Wednesday, 27 March 2013

brideshead revisted (evelyn waugh)

Reading this book is a journey through the wardrobe. A journey back in time. To being a teenager. To belonging to one of the most privileged, renowned schools in the world. A place marked by medieval craftsmen, Christopher Wren, Gibbons, Mallory, Victorian gothic, the first world war, the second, the wars to come. A place steeped in the history and nature of England and being British. A place I turned my back on, rejecting the roots I had been assigned, seeking to retain only the most catholic aspects of an education that offered existentialism, Colin Wilson, drugs, deviance, depression, repression and, for some, the birthright of privilege.

In the midst of the years I spent there, Waugh’s panegyric appeared as a luscious television series. Touched by old and new generations of British acting aristocracy. Geilgud, Olivier, Irons and more. Someone somewhere screened the episodes for us, and no matter how large the distance which might have been supposed to exist between the twenties and the eighties, the television in fact reflected our lives. The fey Sebastian and the louche Anthony Blanche were characters we knew well, fossils that had survived. And along with their feyness we also recognised their romanticism. A doomed hedonism, gilded with a hint of religious transcendence. The curse of entitlement. The mysteries of the elite.

I went away and sought to leave it all behind. Cut my ties and sought to enter into something more akin to the “real” world, as subsequent friends and partners might have put it. And these characters, both the fictional ones and the ones who echoed their fictional forefathers, came to seem egoistical, blinkered, narrow-minded. Crass. Indeed, some of their likes can now be found flitting around the current government, my contemporaries, shallow souls whose lives have been lead within this insulated bubble of privilege.

I left Waugh’s world behind and I never read the book. Indeed, I struggled with British literature per se, especially from the 20th C. So much of it filtered through the sieve of inured Oxbridge privilege, so far from the pulse of the world. But now, in Montevideo, I felt a yearning, a good Waughian word, to reconnect. Because, I suppose, there’s a danger of throwing the baby out with the bathwater. There are aspects of England, Britain, the England of which Winchester, with all its mordant beauty, was a part, which will always have a hold. With the sense or ironic detachment which accompanies knowing the value and the absence-of-value attached to this culture, so apparently ancient, beseeching so much respect.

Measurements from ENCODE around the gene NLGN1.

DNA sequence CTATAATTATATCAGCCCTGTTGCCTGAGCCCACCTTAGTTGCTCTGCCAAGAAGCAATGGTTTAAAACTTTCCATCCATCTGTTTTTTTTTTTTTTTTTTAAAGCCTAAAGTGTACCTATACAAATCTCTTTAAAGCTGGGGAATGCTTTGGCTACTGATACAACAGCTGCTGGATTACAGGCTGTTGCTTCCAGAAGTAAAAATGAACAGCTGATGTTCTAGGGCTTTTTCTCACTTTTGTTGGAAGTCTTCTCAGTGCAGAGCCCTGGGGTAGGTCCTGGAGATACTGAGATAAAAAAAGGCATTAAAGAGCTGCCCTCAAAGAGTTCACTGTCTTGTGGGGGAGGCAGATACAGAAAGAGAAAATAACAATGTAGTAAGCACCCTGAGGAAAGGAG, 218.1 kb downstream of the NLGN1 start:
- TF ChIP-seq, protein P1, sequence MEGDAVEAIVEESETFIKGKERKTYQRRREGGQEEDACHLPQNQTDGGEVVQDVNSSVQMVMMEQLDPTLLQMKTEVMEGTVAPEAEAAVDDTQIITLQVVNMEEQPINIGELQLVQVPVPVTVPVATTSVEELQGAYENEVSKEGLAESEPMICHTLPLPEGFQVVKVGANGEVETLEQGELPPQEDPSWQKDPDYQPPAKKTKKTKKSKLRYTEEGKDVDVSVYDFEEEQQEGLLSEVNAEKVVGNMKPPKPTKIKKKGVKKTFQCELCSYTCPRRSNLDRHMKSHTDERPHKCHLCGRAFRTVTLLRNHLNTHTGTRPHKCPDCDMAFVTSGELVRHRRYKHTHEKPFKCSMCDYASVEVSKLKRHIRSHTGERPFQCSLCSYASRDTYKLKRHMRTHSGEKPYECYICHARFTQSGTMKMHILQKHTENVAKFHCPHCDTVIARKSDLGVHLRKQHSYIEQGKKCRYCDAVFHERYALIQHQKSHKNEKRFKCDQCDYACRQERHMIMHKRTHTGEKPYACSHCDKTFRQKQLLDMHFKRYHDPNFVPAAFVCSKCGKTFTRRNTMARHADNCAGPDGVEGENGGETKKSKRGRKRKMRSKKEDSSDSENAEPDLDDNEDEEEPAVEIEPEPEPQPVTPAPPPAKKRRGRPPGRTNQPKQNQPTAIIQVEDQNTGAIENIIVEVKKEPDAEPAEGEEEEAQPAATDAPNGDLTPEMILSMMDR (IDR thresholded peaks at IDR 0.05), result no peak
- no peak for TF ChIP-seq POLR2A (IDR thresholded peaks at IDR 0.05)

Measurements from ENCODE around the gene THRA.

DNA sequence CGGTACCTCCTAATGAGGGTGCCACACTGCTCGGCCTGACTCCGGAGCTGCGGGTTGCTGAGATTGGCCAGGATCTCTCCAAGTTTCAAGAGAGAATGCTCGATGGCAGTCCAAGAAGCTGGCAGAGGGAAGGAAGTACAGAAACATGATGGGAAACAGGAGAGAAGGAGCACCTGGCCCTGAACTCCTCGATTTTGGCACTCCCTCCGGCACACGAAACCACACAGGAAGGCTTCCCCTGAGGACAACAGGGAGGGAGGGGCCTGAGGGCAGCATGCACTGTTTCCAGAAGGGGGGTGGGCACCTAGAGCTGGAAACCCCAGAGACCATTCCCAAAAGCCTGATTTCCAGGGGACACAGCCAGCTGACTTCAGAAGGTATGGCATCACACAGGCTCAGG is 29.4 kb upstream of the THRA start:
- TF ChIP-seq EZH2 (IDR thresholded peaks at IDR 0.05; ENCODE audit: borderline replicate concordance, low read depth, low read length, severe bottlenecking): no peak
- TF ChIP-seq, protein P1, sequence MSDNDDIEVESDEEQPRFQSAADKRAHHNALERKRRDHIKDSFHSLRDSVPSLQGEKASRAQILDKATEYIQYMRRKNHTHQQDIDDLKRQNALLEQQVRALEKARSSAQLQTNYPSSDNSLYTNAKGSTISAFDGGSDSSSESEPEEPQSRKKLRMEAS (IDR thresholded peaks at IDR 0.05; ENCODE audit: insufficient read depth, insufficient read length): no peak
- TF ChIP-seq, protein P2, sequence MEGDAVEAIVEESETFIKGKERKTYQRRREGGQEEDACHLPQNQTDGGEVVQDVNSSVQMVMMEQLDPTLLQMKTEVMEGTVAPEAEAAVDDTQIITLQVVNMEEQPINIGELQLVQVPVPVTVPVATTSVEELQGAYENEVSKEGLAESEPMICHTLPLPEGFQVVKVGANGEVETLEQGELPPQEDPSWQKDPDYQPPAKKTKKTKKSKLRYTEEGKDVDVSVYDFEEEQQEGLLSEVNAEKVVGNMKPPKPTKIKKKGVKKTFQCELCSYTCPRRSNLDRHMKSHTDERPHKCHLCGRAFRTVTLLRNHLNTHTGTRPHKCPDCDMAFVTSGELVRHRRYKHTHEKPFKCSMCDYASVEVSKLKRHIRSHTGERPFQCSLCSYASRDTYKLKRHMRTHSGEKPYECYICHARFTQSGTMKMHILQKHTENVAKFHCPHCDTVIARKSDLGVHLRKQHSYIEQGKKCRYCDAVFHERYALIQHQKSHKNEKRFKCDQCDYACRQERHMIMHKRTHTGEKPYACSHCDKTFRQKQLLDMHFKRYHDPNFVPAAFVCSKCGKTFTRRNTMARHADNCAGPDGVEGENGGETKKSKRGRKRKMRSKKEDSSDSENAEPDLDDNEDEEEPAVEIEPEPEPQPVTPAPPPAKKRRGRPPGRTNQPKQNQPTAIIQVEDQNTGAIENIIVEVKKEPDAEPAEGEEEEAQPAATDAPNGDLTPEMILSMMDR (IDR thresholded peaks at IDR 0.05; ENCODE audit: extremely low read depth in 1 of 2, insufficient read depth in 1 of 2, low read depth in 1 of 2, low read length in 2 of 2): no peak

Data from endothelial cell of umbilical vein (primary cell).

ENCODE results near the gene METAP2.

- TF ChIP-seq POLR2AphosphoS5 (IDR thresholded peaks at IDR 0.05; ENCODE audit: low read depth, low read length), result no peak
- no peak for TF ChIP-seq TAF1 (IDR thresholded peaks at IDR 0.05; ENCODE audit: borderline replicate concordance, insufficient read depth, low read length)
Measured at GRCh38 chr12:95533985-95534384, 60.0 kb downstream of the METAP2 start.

Waugh’s Ryder, the book’s narrator, ends up becoming a cynic, cursed by his association with Brideshead. He cannot bring himself to love his own family, even his children, The very notion of love is so lost in the Arcadian fields of Sebastian’s youth that he never recovers it. His relationship with Sebastian’s sister is a pale imitation, sacrificed on the altar of this agnostic cynicism. Conventional values and desires pass him by. He yearns for the transcendent, to live in a Poussin pastoral, the world kept at bay by beauty. Realising this is something he cannot have (and those who do have it don’t want it) reduces him, stymies his ambition, leaves him in middle age as nothing more than the husk of his youth.

Ryder is a model for many who have the fortune to attend the Winchesters of the world, which keep on trucking, Oxbridge and its ilk. Real life is a disappointment in the wake of the romanticism of youth. The drive to do things, to make the world in your image rather than pursue a forlorn image of Englishness, is missing. They find a way to make society accommodate them, carving out their anointed niches, but everything is hollow. Life becomes a perpetual hangover. It’s no surprise that Blanche declaims TS Eliot through a megaphone. This is the danger of history: it consumes the muscles from within, a silent malevolent host.

All of which helps to explain why I should turn to this book now. On the one hand, it is a symptom of homesickness, or nostalgia (albeit a nostalgia for a life which has nothing to do with the one I lead when in London). And on the other, if I read this book in the UK, it would quite possibly make me ill. 

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